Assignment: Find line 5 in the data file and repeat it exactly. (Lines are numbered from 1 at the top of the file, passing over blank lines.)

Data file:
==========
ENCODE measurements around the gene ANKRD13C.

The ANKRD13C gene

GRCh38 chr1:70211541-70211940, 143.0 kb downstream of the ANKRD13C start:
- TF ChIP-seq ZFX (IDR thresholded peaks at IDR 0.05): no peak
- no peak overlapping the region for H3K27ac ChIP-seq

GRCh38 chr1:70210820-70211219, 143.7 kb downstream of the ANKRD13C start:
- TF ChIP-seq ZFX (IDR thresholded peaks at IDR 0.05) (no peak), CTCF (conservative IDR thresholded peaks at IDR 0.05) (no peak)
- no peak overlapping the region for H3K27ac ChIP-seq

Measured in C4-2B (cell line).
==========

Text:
- no peak overlapping the region for H3K27ac ChIP-seq